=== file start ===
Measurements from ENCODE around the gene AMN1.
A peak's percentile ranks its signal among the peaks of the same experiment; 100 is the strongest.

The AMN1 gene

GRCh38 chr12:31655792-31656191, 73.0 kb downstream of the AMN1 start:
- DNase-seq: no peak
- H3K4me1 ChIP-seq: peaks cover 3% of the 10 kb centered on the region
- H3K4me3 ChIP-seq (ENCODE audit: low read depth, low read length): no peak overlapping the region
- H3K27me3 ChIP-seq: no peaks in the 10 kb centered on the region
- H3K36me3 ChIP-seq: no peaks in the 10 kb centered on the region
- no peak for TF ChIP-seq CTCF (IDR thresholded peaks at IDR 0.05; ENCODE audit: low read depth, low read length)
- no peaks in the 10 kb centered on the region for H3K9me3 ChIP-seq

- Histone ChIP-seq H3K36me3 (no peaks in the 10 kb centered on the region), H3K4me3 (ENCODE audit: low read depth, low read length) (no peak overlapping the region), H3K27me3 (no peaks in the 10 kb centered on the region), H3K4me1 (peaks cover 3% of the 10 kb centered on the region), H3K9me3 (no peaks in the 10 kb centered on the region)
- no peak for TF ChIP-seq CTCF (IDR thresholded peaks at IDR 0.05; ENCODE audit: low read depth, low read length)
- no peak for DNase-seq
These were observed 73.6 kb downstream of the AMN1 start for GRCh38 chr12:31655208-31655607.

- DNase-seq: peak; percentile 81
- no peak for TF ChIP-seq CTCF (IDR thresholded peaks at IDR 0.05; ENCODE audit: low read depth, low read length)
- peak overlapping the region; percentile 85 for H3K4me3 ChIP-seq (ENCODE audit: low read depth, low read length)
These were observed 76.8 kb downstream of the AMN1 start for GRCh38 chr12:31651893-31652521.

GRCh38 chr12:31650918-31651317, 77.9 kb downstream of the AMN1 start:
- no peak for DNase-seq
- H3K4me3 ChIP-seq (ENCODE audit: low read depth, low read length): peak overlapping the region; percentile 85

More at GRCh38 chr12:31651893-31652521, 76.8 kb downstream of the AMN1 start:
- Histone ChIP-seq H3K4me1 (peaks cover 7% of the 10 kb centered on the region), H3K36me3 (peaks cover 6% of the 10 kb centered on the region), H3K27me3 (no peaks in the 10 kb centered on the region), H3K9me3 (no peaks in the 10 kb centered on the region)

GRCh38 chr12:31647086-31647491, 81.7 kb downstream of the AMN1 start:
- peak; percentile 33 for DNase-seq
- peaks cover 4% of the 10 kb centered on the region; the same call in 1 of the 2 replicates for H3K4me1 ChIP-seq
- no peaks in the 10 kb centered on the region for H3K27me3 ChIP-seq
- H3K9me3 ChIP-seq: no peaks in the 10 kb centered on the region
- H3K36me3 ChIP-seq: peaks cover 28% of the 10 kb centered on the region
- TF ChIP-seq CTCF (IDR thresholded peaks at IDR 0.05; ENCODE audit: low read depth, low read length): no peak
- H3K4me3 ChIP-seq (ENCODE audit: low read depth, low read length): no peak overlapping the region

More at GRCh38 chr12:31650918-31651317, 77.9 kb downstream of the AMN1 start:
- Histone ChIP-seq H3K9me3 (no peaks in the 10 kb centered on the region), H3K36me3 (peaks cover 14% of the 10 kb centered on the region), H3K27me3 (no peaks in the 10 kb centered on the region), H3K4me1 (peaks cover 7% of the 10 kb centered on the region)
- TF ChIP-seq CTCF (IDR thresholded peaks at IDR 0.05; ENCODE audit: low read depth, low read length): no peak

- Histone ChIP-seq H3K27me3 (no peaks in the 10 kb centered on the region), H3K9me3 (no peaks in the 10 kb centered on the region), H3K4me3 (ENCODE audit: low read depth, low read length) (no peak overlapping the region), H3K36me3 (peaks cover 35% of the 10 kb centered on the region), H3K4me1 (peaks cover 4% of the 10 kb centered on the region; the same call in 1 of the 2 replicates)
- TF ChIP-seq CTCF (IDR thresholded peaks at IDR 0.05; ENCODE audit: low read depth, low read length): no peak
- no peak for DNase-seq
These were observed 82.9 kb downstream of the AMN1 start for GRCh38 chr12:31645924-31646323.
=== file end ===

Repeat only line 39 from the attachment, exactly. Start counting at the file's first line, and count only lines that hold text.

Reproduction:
These were observed 82.9 kb downstream of the AMN1 start for GRCh38 chr12:31645924-31646323.